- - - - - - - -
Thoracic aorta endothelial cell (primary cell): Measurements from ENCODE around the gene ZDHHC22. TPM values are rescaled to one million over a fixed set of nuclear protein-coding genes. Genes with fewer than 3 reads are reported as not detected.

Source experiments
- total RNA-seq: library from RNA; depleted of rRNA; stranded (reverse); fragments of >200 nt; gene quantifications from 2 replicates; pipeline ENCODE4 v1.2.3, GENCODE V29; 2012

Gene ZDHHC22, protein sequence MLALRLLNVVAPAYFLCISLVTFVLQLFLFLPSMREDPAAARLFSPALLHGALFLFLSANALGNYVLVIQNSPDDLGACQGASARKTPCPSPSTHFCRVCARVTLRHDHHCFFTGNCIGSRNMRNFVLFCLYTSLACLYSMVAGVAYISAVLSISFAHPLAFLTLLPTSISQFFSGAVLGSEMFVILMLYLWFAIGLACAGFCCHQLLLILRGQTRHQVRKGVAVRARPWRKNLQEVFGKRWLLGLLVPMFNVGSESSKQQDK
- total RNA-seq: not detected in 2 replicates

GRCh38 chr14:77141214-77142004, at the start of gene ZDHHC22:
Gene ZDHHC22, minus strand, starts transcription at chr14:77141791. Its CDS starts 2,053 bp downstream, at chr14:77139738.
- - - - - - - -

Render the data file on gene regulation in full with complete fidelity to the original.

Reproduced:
Thoracic aorta endothelial cell (primary cell): Measurements from ENCODE around the gene ZDHHC22. TPM values are rescaled to one million over a fixed set of nuclear protein-coding genes. Genes with fewer than 3 reads are reported as not detected.

Source experiments
- total RNA-seq: library from RNA; depleted of rRNA; stranded (reverse); fragments of >200 nt; gene quantifications from 2 replicates; pipeline ENCODE4 v1.2.3, GENCODE V29; 2012

Gene ZDHHC22, protein sequence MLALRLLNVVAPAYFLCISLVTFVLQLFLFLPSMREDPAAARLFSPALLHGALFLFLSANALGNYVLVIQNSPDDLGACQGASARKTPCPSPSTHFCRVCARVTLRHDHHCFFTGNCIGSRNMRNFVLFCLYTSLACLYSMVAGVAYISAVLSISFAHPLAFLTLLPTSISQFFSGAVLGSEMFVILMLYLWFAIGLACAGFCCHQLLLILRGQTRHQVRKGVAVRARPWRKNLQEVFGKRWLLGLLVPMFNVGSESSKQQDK
- total RNA-seq: not detected in 2 replicates

GRCh38 chr14:77141214-77142004, at the start of gene ZDHHC22:
Gene ZDHHC22, minus strand, starts transcription at chr14:77141791. Its CDS starts 2,053 bp downstream, at chr14:77139738.